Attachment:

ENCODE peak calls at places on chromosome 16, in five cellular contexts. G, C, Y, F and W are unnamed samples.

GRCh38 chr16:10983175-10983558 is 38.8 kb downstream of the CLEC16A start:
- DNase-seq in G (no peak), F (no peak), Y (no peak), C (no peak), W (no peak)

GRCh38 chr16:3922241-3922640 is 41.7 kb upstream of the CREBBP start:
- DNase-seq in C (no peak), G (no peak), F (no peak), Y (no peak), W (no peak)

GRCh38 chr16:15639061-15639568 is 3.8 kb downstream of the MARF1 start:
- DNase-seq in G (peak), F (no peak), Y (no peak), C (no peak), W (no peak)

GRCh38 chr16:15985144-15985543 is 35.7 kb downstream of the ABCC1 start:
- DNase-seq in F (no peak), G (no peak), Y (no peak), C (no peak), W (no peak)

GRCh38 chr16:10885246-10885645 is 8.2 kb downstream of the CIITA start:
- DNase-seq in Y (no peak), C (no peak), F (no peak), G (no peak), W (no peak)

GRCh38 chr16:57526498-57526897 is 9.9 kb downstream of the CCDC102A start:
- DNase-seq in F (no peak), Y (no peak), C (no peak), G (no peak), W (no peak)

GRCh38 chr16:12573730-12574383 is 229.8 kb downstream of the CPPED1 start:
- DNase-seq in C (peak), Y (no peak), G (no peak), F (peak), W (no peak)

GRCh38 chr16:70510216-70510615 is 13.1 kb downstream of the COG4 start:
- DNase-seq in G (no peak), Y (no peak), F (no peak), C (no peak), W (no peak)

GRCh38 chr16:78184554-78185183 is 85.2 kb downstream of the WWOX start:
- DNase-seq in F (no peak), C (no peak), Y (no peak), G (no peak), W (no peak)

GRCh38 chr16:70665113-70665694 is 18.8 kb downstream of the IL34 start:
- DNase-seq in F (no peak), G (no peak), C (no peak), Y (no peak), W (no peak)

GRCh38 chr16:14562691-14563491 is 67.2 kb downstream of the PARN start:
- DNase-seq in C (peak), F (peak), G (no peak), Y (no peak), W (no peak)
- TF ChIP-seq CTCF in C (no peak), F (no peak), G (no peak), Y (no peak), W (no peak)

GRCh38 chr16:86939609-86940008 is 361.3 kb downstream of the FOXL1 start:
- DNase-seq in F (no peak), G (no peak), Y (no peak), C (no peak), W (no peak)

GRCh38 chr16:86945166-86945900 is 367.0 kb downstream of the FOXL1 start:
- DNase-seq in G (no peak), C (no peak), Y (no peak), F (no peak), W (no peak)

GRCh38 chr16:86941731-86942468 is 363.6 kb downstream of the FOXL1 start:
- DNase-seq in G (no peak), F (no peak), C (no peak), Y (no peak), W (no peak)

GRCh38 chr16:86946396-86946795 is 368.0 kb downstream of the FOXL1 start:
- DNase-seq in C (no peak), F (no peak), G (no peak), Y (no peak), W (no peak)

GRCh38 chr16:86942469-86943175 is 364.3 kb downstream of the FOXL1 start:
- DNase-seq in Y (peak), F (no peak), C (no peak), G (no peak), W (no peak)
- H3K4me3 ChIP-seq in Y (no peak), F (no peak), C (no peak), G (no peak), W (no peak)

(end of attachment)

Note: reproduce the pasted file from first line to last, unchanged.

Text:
ENCODE peak calls at places on chromosome 16, in five cellular contexts. G, C, Y, F and W are unnamed samples.

GRCh38 chr16:10983175-10983558 is 38.8 kb downstream of the CLEC16A start:
- DNase-seq in G (no peak), F (no peak), Y (no peak), C (no peak), W (no peak)

GRCh38 chr16:3922241-3922640 is 41.7 kb upstream of the CREBBP start:
- DNase-seq in C (no peak), G (no peak), F (no peak), Y (no peak), W (no peak)

GRCh38 chr16:15639061-15639568 is 3.8 kb downstream of the MARF1 start:
- DNase-seq in G (peak), F (no peak), Y (no peak), C (no peak), W (no peak)

GRCh38 chr16:15985144-15985543 is 35.7 kb downstream of the ABCC1 start:
- DNase-seq in F (no peak), G (no peak), Y (no peak), C (no peak), W (no peak)

GRCh38 chr16:10885246-10885645 is 8.2 kb downstream of the CIITA start:
- DNase-seq in Y (no peak), C (no peak), F (no peak), G (no peak), W (no peak)

GRCh38 chr16:57526498-57526897 is 9.9 kb downstream of the CCDC102A start:
- DNase-seq in F (no peak), Y (no peak), C (no peak), G (no peak), W (no peak)

GRCh38 chr16:12573730-12574383 is 229.8 kb downstream of the CPPED1 start:
- DNase-seq in C (peak), Y (no peak), G (no peak), F (peak), W (no peak)

GRCh38 chr16:70510216-70510615 is 13.1 kb downstream of the COG4 start:
- DNase-seq in G (no peak), Y (no peak), F (no peak), C (no peak), W (no peak)

GRCh38 chr16:78184554-78185183 is 85.2 kb downstream of the WWOX start:
- DNase-seq in F (no peak), C (no peak), Y (no peak), G (no peak), W (no peak)

GRCh38 chr16:70665113-70665694 is 18.8 kb downstream of the IL34 start:
- DNase-seq in F (no peak), G (no peak), C (no peak), Y (no peak), W (no peak)

GRCh38 chr16:14562691-14563491 is 67.2 kb downstream of the PARN start:
- DNase-seq in C (peak), F (peak), G (no peak), Y (no peak), W (no peak)
- TF ChIP-seq CTCF in C (no peak), F (no peak), G (no peak), Y (no peak), W (no peak)

GRCh38 chr16:86939609-86940008 is 361.3 kb downstream of the FOXL1 start:
- DNase-seq in F (no peak), G (no peak), Y (no peak), C (no peak), W (no peak)

GRCh38 chr16:86945166-86945900 is 367.0 kb downstream of the FOXL1 start:
- DNase-seq in G (no peak), C (no peak), Y (no peak), F (no peak), W (no peak)

GRCh38 chr16:86941731-86942468 is 363.6 kb downstream of the FOXL1 start:
- DNase-seq in G (no peak), F (no peak), C (no peak), Y (no peak), W (no peak)

GRCh38 chr16:86946396-86946795 is 368.0 kb downstream of the FOXL1 start:
- DNase-seq in C (no peak), F (no peak), G (no peak), Y (no peak), W (no peak)

GRCh38 chr16:86942469-86943175 is 364.3 kb downstream of the FOXL1 start:
- DNase-seq in Y (peak), F (no peak), C (no peak), G (no peak), W (no peak)
- H3K4me3 ChIP-seq in Y (no peak), F (no peak), C (no peak), G (no peak), W (no peak)